The rare book collections include literary works from the 15th century to the present. Early modern holdings feature significant works by Shakespeare, Jonson, Spenser, Beaumont and Fletcher, Milton, and Dryden, as well as Pierre de Ronsard and Lodovico Ariosto. The collection is particularly strong in 19th-century works, with numerous examples of the popular “three-decker” format, and modern literature, including the work of important 20th-century literary figures such as William Gaddis and Tennessee Williams.
The library and autograph collection of St. Louis collector George N. Meissner came to the University in 1962 as a gift from his family, along with funds for the construction of Special Collections' original reading room and storage space. While part of Meissner's collection can be found in the manuscript unit, its roughly 2,000 volumes are held in the rare book collections. They represent fine books from the 15th century to the present, including early illuminated manuscripts and incunabula. One of the collection's most notable volumes is Samuel Taylor Coleridge's copy of Chapman's Whole Works of Homer (1616). The volume includes Coleridge's annotations and inscription to Sara Hutchinson, the object of the poet's unrequited love.
Gaddis Library || Nemerov Library || Swenson Library
Special Collections' most comprehensive holdings are found in its Modern Literature Collections. Unique literary archives (found in the manuscript unit) form the core of this collection and are complemented by definitive collections of published works: first editions, later editions, copies corrected or inscribed by the authors, and other materials pertaining to the authors' lives and writing. In the years since his collection was formed, its list of authors has grown from 46 to more than 170, including such figures as Samuel Beckett, Vladimir Nabokov, Marianne Moore, and James Merrill.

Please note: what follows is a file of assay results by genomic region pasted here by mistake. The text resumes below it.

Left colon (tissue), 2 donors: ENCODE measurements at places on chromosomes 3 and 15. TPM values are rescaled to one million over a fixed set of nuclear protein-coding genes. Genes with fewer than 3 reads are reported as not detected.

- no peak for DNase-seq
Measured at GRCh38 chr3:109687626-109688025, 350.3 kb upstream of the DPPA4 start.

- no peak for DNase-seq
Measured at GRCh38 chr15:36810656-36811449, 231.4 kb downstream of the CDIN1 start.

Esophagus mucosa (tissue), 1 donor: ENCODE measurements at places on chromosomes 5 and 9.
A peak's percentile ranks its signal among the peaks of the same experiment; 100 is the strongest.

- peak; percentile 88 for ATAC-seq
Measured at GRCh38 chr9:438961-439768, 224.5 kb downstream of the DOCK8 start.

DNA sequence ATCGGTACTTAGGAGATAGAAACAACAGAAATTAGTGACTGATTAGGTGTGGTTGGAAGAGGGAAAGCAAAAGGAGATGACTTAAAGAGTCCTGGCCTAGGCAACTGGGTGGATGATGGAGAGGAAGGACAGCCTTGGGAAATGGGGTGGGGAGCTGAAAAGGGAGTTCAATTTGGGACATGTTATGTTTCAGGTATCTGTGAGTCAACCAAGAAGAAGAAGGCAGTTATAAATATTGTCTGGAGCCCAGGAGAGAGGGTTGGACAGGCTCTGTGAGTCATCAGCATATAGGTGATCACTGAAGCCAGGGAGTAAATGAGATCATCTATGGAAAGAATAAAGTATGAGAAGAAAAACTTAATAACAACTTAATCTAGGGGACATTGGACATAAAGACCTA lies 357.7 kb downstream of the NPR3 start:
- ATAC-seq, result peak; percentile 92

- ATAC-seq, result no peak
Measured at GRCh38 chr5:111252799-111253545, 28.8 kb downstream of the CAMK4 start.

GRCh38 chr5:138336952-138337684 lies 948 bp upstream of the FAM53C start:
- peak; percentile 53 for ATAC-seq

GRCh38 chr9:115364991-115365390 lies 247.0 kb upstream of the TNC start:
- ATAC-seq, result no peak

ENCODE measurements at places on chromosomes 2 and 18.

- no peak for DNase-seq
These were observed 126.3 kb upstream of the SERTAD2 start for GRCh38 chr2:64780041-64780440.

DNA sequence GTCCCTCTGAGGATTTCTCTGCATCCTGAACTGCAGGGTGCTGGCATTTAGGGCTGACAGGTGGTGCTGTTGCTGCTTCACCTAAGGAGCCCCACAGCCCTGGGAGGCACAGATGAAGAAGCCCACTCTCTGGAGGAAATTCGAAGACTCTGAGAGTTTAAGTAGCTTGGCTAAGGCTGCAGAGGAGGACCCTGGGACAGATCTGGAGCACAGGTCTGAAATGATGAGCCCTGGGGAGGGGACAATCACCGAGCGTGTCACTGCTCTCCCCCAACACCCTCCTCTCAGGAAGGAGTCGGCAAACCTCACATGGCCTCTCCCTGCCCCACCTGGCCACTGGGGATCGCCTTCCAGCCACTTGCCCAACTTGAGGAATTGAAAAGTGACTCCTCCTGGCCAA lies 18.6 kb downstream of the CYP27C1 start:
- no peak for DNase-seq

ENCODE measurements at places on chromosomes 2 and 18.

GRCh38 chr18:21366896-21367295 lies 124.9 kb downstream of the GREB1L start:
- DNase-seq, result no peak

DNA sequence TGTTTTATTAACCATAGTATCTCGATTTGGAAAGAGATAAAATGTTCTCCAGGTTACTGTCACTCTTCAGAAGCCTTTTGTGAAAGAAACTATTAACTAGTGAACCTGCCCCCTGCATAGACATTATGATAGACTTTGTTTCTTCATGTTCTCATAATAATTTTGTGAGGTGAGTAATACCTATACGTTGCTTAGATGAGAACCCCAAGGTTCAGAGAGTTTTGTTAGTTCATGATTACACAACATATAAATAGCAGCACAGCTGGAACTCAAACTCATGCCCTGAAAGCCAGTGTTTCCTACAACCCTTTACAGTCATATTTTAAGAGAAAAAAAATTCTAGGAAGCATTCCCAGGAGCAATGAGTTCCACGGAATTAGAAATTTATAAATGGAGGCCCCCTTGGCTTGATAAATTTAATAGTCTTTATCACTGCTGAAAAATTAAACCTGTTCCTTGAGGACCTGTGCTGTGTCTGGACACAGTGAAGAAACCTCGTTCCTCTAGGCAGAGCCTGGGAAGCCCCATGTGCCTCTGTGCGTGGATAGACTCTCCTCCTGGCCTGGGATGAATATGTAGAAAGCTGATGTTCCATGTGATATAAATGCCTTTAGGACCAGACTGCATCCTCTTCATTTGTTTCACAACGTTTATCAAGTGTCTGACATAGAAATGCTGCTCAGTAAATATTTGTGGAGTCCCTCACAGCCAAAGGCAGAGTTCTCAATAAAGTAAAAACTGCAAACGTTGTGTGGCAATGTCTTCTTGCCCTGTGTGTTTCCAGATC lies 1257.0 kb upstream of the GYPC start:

Gert von Gontard was a book collector, patron of the arts, and publisher of the 1930s avant-garde literary and arts magazine Neue Revue. Forced to flee his native Germany during World War II, he devoted his life to what he described as "the holy mission of art, the overcoming of international prejucide." His personal collection, donated to Washington University in 1981, includes more than 4,500 volumes on art, literature, music, and theater. Approximately 1,200 items are related to Johann Wolfgang van Goetye, ranging from first editions to autograph letters and an original drawing by the young Goethe. The von Gontard family continues to support the collection and to enhance its holdings.